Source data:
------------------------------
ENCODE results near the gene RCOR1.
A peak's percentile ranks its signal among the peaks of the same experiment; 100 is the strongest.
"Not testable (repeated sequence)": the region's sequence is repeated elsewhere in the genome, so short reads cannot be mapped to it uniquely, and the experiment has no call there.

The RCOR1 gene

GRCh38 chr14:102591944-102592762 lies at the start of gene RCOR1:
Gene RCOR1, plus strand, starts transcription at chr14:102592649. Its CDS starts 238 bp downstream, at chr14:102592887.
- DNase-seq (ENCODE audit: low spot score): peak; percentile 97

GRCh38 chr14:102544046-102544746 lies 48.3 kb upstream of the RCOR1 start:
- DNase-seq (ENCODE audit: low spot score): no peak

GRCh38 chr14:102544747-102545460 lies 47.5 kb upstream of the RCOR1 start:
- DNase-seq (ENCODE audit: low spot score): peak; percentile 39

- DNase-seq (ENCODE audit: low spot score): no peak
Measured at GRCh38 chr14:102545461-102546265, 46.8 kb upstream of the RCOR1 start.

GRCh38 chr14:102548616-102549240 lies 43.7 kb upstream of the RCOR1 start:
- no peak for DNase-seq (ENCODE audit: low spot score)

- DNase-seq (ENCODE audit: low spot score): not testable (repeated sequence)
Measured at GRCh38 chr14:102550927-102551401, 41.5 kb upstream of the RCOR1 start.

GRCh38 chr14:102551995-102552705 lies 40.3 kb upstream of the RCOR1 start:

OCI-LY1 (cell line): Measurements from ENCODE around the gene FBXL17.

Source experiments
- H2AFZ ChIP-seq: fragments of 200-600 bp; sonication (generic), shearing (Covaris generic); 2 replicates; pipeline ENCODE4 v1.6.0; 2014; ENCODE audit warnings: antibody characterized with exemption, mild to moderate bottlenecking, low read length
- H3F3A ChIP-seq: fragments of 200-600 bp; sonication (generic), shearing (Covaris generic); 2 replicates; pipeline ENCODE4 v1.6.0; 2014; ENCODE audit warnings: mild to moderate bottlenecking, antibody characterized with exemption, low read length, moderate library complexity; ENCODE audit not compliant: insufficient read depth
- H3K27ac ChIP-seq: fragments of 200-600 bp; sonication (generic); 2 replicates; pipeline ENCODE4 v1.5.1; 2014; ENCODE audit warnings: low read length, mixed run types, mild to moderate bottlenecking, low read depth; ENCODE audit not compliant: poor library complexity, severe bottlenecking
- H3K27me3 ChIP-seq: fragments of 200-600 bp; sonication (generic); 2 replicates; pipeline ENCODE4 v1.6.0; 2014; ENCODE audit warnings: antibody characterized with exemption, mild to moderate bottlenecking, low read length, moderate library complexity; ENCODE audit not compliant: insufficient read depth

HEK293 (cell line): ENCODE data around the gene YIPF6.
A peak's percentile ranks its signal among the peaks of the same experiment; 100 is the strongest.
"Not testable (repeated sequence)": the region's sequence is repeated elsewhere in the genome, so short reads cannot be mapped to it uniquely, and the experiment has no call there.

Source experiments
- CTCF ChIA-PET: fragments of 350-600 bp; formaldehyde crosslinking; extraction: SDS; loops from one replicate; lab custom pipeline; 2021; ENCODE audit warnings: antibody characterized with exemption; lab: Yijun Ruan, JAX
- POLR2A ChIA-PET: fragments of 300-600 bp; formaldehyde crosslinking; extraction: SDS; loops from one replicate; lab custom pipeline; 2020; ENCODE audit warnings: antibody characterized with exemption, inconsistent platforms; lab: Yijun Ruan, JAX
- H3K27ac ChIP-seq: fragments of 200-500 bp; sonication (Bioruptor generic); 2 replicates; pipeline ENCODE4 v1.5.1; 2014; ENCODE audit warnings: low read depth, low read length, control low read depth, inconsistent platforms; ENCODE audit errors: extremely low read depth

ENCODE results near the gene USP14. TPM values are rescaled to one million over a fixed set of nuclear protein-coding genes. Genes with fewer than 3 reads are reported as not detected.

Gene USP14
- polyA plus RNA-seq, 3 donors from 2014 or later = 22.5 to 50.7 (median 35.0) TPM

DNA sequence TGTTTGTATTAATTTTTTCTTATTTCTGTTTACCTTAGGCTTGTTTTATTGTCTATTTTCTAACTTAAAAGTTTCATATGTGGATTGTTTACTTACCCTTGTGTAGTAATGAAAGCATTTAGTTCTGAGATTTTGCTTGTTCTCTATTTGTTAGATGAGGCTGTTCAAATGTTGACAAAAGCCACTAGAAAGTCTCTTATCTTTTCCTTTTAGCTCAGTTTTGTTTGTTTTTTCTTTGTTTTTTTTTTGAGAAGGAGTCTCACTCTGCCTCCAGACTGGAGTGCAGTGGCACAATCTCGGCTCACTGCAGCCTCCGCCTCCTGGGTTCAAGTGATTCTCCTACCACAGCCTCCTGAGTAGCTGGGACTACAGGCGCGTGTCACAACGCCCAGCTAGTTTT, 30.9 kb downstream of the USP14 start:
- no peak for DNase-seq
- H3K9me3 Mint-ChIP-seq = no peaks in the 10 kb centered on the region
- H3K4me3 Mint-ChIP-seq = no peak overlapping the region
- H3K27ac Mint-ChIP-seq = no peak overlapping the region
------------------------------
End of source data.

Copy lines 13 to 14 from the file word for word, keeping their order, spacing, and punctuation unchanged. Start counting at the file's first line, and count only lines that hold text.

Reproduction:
Measured at GRCh38 chr14:102545461-102546265, 46.8 kb upstream of the RCOR1 start.

GRCh38 chr14:102548616-102549240 lies 43.7 kb upstream of the RCOR1 start: